Call it the art of the apology.

It's incredibly difficult to sound sincere, explain your actions, and win back the populace. There may be times when it will be better for everyone involved to just say two words ("I'm sorry") and move on, letting the words become your only entry into the public discourse.

And then there's Pepsi, United Airlines and Burger King.

With Pepsi, an ad that showed a complete ambivalence to entire groups of people--you just need to hand someone a can of pop to smooth over any rough edges--landed with a thud, like the sound of a million crates of aluminum. Yet, the apology was even worse, mostly directed (it seems) at the superstar who agreed to be in the ad.

United Airlines broke new ground (or maybe that should be opened new airways) for a failure to reconnect with customers, especially those on social media. When a passenger is dragged from an airplane, there is absolutely nothing you can say or do to explain the situation. The truth is in the video for millions of people, no matter how much back-story you add.

While you can order a Pepsi on a United Airlines flight, if you want the triple dose of marketing blunders, try to sneak a Whopper on board.

News spilled out today that a marketing rep for the fast food chain edited an entry for the Whopper on Wikipedia so it reads more like an ad. Then, the company created a commercial where an employee triggers the Google Home speaker by saying "OK, Google" and asks about the Whopper burger. Even though Wikipedia forbids advertising, the new entry talks about all of the wonderful ingredients.

Users responded by editing the Wikipedia entry to say the Whopper causes cancer. This particular battle is still raging. At last check, even though Google says they blocked the ad, it still worked for me and still triggers the Wikipedia message.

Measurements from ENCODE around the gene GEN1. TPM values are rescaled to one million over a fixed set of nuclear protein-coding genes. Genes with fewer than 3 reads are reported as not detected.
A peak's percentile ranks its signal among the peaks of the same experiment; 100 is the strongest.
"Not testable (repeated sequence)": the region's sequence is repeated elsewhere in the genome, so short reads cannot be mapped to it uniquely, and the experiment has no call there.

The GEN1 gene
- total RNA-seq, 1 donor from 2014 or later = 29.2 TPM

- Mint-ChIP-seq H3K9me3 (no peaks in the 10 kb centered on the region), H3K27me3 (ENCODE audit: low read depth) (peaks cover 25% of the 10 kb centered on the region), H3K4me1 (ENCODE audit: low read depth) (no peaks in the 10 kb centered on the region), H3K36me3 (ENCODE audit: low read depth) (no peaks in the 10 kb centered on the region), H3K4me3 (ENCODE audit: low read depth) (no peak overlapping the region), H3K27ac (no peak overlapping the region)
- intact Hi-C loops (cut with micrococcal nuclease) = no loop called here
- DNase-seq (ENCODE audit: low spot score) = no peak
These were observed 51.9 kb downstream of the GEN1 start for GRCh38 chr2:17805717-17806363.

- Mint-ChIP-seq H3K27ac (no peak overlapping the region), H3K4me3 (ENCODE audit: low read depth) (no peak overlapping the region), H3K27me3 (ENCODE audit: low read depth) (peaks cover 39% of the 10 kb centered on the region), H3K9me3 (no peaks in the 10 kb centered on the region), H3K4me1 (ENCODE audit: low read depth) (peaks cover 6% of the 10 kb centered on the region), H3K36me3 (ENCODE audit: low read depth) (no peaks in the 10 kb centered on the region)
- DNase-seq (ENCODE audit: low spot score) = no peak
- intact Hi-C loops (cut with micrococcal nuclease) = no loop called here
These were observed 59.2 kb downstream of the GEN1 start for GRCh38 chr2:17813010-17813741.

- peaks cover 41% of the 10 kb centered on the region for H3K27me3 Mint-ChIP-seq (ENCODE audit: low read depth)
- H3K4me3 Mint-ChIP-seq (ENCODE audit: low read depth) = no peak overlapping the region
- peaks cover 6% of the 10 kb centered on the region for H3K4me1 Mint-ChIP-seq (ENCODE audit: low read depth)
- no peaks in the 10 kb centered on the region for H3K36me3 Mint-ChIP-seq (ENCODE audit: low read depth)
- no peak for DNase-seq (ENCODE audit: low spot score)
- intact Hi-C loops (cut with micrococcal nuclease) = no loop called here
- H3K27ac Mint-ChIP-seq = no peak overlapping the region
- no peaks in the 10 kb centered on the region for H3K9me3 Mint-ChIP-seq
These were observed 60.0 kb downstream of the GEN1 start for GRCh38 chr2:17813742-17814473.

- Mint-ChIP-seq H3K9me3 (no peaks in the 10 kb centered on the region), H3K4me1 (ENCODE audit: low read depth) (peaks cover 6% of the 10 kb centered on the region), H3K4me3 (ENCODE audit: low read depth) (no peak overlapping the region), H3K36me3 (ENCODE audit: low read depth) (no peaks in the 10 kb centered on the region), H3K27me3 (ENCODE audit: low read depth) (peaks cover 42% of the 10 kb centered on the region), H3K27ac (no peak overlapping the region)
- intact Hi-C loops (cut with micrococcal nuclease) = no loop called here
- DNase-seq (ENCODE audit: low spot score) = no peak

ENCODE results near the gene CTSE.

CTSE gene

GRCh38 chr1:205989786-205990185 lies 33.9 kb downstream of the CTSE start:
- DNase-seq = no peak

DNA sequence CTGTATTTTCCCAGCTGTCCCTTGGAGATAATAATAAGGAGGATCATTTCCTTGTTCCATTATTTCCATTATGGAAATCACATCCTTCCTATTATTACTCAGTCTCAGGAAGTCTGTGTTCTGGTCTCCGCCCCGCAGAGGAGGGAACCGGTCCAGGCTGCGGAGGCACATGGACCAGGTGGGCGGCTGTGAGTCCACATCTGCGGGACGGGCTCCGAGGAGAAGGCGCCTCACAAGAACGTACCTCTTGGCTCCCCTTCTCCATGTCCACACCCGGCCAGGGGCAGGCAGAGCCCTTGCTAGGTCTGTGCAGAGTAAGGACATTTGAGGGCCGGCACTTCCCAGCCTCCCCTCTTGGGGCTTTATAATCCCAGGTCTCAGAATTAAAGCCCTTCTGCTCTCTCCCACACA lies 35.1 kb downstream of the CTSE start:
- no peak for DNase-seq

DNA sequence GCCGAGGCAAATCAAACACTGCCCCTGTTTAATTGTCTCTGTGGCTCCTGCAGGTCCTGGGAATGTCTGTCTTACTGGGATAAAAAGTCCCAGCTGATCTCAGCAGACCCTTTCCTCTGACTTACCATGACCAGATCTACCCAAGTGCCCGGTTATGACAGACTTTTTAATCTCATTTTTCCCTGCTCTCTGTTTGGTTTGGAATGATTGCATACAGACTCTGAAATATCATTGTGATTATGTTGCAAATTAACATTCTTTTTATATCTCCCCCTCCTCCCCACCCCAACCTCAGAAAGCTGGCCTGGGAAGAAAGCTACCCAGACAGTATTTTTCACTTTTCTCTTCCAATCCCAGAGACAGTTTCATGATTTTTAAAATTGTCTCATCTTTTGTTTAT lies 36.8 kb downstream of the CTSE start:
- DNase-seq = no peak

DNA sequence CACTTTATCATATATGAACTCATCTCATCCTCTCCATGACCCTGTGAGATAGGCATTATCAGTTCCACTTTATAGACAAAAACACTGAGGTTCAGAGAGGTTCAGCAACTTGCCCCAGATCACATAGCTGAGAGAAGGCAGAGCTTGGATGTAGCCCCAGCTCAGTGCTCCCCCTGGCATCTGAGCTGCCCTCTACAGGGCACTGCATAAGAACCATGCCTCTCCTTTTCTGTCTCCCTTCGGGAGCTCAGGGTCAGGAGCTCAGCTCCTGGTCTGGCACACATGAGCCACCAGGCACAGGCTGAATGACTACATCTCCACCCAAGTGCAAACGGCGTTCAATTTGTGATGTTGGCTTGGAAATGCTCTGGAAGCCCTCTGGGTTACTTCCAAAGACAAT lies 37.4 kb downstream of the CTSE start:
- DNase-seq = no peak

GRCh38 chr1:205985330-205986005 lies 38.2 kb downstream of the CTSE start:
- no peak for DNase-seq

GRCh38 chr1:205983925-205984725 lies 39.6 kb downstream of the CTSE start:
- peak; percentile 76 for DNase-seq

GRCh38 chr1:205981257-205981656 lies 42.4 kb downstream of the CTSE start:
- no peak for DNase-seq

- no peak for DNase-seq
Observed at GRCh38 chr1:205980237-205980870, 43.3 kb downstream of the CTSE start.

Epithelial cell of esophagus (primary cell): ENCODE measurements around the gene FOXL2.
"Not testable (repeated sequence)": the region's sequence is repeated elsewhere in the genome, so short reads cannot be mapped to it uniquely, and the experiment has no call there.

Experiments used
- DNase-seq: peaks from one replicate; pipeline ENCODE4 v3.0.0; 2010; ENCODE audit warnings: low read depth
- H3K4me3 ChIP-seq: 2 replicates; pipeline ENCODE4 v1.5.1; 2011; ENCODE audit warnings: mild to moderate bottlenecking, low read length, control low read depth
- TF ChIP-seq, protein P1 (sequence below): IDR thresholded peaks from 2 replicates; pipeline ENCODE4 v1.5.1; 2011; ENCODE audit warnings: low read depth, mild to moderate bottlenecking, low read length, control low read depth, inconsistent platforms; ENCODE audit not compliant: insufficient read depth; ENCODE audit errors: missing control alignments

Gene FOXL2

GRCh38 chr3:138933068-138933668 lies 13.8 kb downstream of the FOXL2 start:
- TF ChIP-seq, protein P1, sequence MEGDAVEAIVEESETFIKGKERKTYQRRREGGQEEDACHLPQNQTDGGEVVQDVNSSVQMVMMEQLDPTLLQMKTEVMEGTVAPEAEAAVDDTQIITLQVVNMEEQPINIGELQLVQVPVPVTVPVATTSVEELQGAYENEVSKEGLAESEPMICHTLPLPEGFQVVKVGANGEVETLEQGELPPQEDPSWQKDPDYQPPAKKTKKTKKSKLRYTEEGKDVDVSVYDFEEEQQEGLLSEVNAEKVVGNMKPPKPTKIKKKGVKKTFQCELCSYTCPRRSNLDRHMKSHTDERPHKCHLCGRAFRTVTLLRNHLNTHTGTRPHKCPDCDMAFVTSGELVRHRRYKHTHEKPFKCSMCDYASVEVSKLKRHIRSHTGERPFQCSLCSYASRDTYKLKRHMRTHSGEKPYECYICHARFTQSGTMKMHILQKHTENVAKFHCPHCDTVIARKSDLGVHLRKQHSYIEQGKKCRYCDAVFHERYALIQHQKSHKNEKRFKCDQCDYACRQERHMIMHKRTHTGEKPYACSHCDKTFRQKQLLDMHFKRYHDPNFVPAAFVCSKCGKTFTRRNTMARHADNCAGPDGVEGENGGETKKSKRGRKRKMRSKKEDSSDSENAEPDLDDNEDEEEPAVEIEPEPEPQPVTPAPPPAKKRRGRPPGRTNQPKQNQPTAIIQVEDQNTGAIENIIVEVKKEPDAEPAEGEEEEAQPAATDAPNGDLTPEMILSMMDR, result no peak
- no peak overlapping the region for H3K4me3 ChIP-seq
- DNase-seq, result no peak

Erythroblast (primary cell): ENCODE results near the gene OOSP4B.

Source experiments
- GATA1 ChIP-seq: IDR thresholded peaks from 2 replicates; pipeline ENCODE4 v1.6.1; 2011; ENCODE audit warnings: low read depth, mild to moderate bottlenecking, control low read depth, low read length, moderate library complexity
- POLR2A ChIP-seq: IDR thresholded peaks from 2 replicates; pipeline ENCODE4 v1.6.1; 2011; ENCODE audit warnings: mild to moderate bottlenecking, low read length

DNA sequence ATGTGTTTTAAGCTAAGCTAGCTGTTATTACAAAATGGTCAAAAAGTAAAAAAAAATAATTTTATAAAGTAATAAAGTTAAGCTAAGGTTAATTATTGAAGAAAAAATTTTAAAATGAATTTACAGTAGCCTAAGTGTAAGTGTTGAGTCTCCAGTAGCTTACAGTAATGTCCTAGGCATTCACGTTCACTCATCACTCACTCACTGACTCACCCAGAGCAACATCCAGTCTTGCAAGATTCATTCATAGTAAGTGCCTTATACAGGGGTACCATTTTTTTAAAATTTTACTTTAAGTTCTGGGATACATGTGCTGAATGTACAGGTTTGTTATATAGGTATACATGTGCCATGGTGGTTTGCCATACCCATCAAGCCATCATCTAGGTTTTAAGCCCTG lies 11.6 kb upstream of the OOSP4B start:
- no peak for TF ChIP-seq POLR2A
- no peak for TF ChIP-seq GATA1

So far, Burger King has played dumb about the incident, but you can expect an apology soon enough. Customers will start demanding it. So will the  techies. For starters, commandeering the Google Home speaker is not a smart tactic considering Google didn't allow the marketing stunt and will likely figure out how to block it. (Update: They did.)

The connection here is that there is a way to issue an apology and a way to make things worse. All three of these companies have egg on their face. They need to admit they screwed up, but the way they proceeded to make amends didn't really make sense.

If you're in a similar situation--in life, at work, or as part of a company marketing campaign--the best strategy is to own up to the mistake, apologize, and then get to work on how to make sure it never happens again. There's also the art of atonement. Brands don't always do this correctly. With United Airlines, there are now rumors that police will not be allowed to forcibly remove passengers. That's not enough. The airlines need to get better at determining when to allow boarding. There should never be a situation (unless it is health-related or some other violation of policy) when a passenger is removed like that.

And it has to be honest and upfront. The one thing that ties all of these cases together (and you might throw in a comment this week by press secretary Sean Spicer about Hitler not using chemical weapons) is that there didn't appear to show remorse. The companies were "caught" and then made feeble attempts to gain back consumer respect, but it all looked too choreographed (or downright half-hearted).

The underlying issue is this: We live in a culture where authenticity rules. Everyone is in the spotlight. We're all on social media. Making a bold declaration about what went wrong and the mistakes you've made can work wonders, especially if you follow up the apology with decisive action. For these three giants of industry...we're still waiting for that.